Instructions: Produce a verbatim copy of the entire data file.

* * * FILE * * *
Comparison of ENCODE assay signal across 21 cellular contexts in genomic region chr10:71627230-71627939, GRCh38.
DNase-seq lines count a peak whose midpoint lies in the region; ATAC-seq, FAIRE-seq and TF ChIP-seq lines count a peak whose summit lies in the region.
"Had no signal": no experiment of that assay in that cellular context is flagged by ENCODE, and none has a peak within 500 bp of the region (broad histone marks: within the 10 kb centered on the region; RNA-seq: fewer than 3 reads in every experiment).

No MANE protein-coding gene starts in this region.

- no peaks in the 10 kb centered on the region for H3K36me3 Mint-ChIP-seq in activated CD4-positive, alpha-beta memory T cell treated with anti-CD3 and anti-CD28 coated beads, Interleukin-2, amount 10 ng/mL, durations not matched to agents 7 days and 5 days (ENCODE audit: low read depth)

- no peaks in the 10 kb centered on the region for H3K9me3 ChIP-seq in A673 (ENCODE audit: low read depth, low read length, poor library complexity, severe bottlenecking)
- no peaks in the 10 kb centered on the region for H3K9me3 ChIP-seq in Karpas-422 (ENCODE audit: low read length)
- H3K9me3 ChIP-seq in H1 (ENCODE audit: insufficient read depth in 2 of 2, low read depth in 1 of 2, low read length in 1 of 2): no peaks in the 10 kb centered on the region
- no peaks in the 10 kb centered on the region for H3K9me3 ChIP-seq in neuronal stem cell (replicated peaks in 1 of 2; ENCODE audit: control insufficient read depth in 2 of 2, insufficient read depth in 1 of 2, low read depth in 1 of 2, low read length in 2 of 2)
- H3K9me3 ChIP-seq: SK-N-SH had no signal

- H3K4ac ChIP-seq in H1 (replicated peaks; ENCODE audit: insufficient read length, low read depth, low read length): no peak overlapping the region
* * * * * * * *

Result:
Comparison of ENCODE assay signal across 21 cellular contexts in genomic region chr10:71627230-71627939, GRCh38.
DNase-seq lines count a peak whose midpoint lies in the region; ATAC-seq, FAIRE-seq and TF ChIP-seq lines count a peak whose summit lies in the region.
"Had no signal": no experiment of that assay in that cellular context is flagged by ENCODE, and none has a peak within 500 bp of the region (broad histone marks: within the 10 kb centered on the region; RNA-seq: fewer than 3 reads in every experiment).

No MANE protein-coding gene starts in this region.

- no peaks in the 10 kb centered on the region for H3K36me3 Mint-ChIP-seq in activated CD4-positive, alpha-beta memory T cell treated with anti-CD3 and anti-CD28 coated beads, Interleukin-2, amount 10 ng/mL, durations not matched to agents 7 days and 5 days (ENCODE audit: low read depth)

- no peaks in the 10 kb centered on the region for H3K9me3 ChIP-seq in A673 (ENCODE audit: low read depth, low read length, poor library complexity, severe bottlenecking)
- no peaks in the 10 kb centered on the region for H3K9me3 ChIP-seq in Karpas-422 (ENCODE audit: low read length)
- H3K9me3 ChIP-seq in H1 (ENCODE audit: insufficient read depth in 2 of 2, low read depth in 1 of 2, low read length in 1 of 2): no peaks in the 10 kb centered on the region
- no peaks in the 10 kb centered on the region for H3K9me3 ChIP-seq in neuronal stem cell (replicated peaks in 1 of 2; ENCODE audit: control insufficient read depth in 2 of 2, insufficient read depth in 1 of 2, low read depth in 1 of 2, low read length in 2 of 2)
- H3K9me3 ChIP-seq: SK-N-SH had no signal

- H3K4ac ChIP-seq in H1 (replicated peaks; ENCODE audit: insufficient read length, low read depth, low read length): no peak overlapping the region